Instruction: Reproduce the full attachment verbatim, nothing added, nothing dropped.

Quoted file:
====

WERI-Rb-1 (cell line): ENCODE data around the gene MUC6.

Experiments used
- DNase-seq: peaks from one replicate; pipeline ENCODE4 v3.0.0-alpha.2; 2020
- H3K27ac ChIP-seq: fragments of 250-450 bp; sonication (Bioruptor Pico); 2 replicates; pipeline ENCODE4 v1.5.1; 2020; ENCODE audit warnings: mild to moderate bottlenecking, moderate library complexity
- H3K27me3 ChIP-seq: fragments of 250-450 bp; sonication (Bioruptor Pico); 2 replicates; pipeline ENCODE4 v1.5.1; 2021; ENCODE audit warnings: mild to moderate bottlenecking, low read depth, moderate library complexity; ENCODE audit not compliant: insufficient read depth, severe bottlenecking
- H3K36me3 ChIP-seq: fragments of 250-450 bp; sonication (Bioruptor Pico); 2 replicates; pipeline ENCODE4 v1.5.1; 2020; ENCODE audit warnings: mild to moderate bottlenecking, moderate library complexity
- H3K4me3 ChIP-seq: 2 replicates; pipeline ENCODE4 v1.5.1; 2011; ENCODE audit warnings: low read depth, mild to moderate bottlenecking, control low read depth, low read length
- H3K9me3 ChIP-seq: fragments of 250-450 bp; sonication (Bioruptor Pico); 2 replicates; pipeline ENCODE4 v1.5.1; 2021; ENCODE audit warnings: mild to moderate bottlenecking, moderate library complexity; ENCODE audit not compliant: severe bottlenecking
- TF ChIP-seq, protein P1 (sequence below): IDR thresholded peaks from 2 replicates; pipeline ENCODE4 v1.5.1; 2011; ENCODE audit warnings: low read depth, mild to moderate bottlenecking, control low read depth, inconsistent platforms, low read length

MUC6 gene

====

WERI-Rb-1 (cell line): ENCODE data around the gene MUC6.

Experiments used
- DNase-seq: peaks from one replicate; pipeline ENCODE4 v3.0.0-alpha.2; 2020
- H3K27ac ChIP-seq: fragments of 250-450 bp; sonication (Bioruptor Pico); 2 replicates; pipeline ENCODE4 v1.5.1; 2020; ENCODE audit warnings: mild to moderate bottlenecking, moderate library complexity
- H3K27me3 ChIP-seq: fragments of 250-450 bp; sonication (Bioruptor Pico); 2 replicates; pipeline ENCODE4 v1.5.1; 2021; ENCODE audit warnings: mild to moderate bottlenecking, low read depth, moderate library complexity; ENCODE audit not compliant: insufficient read depth, severe bottlenecking
- H3K36me3 ChIP-seq: fragments of 250-450 bp; sonication (Bioruptor Pico); 2 replicates; pipeline ENCODE4 v1.5.1; 2020; ENCODE audit warnings: mild to moderate bottlenecking, moderate library complexity
- H3K4me3 ChIP-seq: 2 replicates; pipeline ENCODE4 v1.5.1; 2011; ENCODE audit warnings: low read depth, mild to moderate bottlenecking, control low read depth, low read length
- H3K9me3 ChIP-seq: fragments of 250-450 bp; sonication (Bioruptor Pico); 2 replicates; pipeline ENCODE4 v1.5.1; 2021; ENCODE audit warnings: mild to moderate bottlenecking, moderate library complexity; ENCODE audit not compliant: severe bottlenecking
- TF ChIP-seq, protein P1 (sequence below): IDR thresholded peaks from 2 replicates; pipeline ENCODE4 v1.5.1; 2011; ENCODE audit warnings: low read depth, mild to moderate bottlenecking, control low read depth, inconsistent platforms, low read length

MUC6 gene